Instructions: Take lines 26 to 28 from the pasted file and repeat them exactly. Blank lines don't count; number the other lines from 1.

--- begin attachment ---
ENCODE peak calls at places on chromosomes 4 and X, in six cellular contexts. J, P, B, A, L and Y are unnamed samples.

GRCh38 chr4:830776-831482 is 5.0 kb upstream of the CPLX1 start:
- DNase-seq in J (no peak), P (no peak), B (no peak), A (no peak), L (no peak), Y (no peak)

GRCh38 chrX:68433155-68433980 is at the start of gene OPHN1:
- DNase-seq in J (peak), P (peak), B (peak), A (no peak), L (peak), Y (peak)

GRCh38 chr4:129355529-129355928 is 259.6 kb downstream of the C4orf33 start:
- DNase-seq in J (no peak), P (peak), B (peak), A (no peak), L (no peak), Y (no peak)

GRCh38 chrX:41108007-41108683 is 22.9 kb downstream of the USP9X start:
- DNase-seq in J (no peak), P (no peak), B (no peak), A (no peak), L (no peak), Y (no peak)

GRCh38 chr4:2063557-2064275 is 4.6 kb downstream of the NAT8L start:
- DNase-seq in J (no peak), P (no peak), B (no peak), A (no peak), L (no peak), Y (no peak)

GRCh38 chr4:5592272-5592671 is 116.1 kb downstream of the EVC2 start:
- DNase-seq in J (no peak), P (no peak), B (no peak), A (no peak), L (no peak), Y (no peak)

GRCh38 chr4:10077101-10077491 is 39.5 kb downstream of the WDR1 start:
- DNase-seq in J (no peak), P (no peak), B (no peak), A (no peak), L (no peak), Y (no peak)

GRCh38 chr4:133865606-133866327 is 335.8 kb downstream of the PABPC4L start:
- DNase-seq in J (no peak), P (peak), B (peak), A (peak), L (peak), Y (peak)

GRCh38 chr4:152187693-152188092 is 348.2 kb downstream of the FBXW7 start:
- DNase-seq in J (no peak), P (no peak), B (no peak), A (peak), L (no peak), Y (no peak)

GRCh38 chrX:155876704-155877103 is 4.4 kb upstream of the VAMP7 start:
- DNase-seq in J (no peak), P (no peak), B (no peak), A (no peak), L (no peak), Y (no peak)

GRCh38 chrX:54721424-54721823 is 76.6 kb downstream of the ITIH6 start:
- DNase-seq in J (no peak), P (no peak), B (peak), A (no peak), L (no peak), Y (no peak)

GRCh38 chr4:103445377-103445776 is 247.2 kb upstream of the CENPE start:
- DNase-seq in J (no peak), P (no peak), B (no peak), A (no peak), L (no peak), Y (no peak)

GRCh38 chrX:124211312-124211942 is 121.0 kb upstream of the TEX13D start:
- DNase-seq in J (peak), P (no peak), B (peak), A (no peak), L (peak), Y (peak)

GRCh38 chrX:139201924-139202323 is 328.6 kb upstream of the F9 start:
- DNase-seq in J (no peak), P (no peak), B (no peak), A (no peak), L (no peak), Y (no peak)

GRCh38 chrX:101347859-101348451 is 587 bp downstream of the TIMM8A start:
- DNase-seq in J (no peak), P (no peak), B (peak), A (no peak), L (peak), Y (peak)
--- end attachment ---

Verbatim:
GRCh38 chrX:124211312-124211942 is 121.0 kb upstream of the TEX13D start:
- DNase-seq in J (peak), P (no peak), B (peak), A (no peak), L (peak), Y (peak)

GRCh38 chrX:139201924-139202323 is 328.6 kb upstream of the F9 start: